Windows stores information about your PC's current state in hiberfil.sys when you put your PC into hibernation mode. You can delete Hiberfil.sys by disabling hibernation mode. Run Command Prompt as an Administrator and enter "powercfg -h off" into the window to disable hibernation mode and delete hiberfil.sys.

You’re likely reading this because you noticed a gigantic hiberfil.sys file sitting on your system drive and you’re wondering if you can get rid of it to free up some space. Here’s what that file is and how you can delete it if you want to.

What Is the hiberfil.sys File?

Depending on the version of Windows you’re using, you have several options for conserving power when you’re not using your PC. Obviously, you can just shut it down. But, you can also send it into a sleep or hibernate mode, where it uses dramatically less power but is still available quickly when you need it. Sleep uses just enough power to maintain the information in your PC’s memory. Hibernate conserves even more power by writing the information in memory out to the hard drive and essentially shutting down—the benefit being that bringing your PC back up is much quicker than bringing it up from a fully off state. That’s where the hiberfil.sys file comes in—Windows writes the information in memory to that file.

RELATED: What's the Difference Between Sleep and Hibernate in Windows?

While we recommend using sleep or hibernation instead of shutting down your PC in most cases, we understand that many people simply prefer shutting down. In that case, disabling hibernate mode on your PC will allow you to delete that file and reclaim valuable disk space. And the file can use up quite a bit of space. How much depends on the amount of memory installed in your PC. In our example, the hiberfil.sys file is using a whopping 13 GB of disk space.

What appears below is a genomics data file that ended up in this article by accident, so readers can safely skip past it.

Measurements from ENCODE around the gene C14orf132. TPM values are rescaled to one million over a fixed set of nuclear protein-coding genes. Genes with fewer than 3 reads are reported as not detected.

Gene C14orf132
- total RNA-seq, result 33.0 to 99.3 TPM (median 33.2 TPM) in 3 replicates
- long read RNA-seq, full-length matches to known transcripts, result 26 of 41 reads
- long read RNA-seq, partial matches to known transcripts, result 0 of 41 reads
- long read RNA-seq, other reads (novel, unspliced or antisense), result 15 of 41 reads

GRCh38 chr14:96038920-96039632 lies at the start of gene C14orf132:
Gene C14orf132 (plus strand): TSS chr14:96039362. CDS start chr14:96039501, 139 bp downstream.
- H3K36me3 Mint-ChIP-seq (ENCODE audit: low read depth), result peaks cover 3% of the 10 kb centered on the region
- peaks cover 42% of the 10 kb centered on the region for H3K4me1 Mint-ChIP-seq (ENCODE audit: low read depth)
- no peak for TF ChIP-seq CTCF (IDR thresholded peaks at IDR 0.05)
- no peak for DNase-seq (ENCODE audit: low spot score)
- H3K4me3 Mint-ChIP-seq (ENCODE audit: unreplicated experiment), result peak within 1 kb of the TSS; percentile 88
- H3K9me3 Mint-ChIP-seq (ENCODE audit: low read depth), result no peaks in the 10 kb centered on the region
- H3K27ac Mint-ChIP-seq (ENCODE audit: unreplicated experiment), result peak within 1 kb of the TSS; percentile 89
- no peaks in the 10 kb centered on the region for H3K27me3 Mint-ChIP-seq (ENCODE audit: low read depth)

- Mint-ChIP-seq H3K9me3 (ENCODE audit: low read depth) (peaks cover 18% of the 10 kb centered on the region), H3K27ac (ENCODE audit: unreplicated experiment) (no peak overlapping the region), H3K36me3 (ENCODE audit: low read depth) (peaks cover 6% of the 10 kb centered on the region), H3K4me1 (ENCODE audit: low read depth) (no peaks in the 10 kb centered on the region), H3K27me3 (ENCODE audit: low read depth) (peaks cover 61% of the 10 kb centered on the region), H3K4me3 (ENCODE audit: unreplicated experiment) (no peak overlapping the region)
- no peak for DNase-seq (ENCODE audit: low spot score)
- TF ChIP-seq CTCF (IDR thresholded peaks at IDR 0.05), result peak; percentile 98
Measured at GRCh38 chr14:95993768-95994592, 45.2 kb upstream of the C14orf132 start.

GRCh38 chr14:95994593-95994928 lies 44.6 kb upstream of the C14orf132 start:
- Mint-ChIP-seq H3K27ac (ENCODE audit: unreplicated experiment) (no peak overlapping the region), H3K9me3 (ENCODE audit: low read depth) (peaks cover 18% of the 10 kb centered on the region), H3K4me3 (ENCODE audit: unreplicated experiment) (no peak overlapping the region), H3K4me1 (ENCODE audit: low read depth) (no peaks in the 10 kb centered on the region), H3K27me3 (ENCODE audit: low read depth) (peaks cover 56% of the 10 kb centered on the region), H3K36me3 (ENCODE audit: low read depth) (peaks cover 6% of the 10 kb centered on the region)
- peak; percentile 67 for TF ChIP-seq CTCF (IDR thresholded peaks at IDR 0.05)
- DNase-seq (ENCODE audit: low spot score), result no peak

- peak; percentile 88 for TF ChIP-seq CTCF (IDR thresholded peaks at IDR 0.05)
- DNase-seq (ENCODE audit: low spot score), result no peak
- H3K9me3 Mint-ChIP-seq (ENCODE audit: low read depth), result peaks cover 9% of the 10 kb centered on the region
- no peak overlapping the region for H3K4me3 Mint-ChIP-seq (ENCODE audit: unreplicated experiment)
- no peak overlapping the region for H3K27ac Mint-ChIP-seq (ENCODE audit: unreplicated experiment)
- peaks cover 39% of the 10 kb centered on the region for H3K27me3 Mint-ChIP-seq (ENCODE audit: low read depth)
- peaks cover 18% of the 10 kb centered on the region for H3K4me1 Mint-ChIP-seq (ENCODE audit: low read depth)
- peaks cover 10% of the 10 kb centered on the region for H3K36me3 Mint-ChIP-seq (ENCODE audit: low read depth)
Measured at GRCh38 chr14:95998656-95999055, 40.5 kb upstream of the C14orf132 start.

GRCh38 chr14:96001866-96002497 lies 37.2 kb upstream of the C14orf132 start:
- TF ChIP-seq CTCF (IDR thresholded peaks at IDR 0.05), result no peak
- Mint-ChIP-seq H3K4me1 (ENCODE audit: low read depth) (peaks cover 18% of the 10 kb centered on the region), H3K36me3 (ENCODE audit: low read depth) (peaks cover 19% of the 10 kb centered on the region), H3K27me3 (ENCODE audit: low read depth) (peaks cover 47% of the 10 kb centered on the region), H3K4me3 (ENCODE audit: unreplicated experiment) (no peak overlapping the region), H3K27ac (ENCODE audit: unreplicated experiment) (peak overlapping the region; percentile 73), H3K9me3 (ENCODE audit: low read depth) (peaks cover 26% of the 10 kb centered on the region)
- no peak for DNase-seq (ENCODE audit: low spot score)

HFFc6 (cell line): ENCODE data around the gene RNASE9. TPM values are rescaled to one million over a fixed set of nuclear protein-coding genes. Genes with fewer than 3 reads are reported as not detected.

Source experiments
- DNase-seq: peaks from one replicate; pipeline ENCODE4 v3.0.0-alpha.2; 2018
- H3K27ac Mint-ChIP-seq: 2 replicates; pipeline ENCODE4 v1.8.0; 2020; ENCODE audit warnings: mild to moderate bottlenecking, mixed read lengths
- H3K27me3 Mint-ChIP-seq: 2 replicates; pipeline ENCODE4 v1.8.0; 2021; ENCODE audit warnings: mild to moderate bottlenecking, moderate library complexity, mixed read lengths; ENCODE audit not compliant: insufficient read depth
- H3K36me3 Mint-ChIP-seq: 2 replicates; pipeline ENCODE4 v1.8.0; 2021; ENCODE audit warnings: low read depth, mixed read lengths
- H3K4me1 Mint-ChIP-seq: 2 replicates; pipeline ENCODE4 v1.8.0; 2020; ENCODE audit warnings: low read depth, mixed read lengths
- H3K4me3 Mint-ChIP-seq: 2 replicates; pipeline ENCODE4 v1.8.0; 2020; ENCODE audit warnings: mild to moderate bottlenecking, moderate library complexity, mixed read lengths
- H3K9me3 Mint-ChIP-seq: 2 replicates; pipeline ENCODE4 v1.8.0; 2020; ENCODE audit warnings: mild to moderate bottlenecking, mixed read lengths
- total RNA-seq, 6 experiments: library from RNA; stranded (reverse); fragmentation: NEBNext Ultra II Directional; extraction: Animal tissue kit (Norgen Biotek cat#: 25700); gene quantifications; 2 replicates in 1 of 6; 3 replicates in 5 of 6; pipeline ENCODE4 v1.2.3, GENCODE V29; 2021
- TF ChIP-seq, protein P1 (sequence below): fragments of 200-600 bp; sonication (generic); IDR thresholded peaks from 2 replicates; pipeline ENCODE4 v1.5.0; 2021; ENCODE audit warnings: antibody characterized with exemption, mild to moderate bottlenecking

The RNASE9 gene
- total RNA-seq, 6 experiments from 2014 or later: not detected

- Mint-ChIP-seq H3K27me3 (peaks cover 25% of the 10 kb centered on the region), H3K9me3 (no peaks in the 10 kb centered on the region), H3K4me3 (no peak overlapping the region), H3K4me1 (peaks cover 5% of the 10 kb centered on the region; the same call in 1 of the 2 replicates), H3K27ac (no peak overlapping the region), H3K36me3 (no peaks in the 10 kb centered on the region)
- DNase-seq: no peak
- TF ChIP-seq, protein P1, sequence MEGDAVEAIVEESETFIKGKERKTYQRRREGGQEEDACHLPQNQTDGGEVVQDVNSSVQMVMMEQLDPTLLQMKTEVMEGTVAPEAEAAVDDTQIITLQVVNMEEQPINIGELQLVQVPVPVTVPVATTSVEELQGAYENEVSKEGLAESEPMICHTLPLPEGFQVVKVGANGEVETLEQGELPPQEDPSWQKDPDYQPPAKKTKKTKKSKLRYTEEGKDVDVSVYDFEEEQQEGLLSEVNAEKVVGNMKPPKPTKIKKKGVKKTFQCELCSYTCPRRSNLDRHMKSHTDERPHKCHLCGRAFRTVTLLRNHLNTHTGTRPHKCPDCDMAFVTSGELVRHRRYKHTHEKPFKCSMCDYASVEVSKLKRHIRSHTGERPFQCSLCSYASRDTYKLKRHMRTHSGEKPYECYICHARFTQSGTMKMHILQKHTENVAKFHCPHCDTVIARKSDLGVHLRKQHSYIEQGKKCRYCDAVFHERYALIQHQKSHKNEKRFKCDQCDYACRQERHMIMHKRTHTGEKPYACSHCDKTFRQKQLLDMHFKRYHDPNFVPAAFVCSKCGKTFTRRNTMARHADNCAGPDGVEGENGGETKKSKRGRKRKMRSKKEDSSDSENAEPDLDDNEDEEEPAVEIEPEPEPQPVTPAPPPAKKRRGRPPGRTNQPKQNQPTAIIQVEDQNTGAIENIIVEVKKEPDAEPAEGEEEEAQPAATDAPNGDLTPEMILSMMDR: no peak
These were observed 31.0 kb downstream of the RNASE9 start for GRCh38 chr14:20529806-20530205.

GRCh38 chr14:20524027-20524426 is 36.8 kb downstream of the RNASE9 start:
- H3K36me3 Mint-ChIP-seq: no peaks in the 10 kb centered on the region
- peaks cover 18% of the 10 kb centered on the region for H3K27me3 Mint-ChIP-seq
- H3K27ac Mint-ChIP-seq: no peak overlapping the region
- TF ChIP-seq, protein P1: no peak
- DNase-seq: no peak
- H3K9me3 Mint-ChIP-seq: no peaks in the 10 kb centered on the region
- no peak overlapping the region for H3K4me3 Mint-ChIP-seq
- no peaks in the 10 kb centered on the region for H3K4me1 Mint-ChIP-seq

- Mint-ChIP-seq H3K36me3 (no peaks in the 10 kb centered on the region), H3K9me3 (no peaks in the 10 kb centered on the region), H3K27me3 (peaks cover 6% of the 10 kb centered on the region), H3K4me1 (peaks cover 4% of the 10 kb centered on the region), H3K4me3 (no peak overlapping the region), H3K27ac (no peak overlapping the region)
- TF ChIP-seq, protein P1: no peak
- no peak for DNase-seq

An example hiberfil.sys that is using almost 13.5 gigs of hard drive space.

Disable Hibernate Mode in Windows 10, 8, 7, or Vista

The technique for disabling hibernate mode is pretty much the same in Windows 10, 8, 7, and Vista. You’ll need to use the Command Prompt in administrative mode to get it done, but it’s just one simple command. Disabling hibernate mode automatically deletes the hiberfil.sys file.

Open Command Prompt by first hitting Start and typing “command prompt.” When you see the Command Prompt app pop up, right-click it, and then choose “Run as administrator.”

Run Command Prompt as an Administrator from the Start Menu.

At the prompt, type the following command and then press Enter:

powercfg -h off

Run "powercfg -h off" to disable hibernate mode.

This command immediately disables hibernate mode, so you’ll notice it’s no longer an option from your shut down menu. And, if you visit File Explorer again, you’ll see that the hiberfil.sys file has been deleted and all that disk space is yours once again.

The hiberfile.sys was deleted when hibernate mode was disabled.

If you change your mind and would like to enable hibernate mode again, just revisit the Command Prompt and use this command:

powercfg -h on

The Hibernate command should be available to you once again and Windows will recreate the hiberfil.sys file.

Disable Hibernate Mode in Windows XP

Disabling hibernate mode in Windows XP is a little different than in later versions of Windows. First, head to Control Panel > Power Options. In the Power Options properties window, switch to the “Hibernate” tab and disable the “Enable hibernation” option.

Open the Power Options Properties Window, open the hibernate tab, then untick "Enable Hibernation."

After you disable hibernate mode, restart your PC, and then you’ll need to manually delete the hiberfil.sys file.

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Lowell is the founder and CEO of How-To Geek. He’s been running the show since creating the site back in 2006. Over the last decade, Lowell has personally written more than 1000 articles which have been viewed by over 250 million people. Prior to starting How-To Geek, Lowell spent 15 years working in IT doing consulting, cybersecurity, database management, and programming work.
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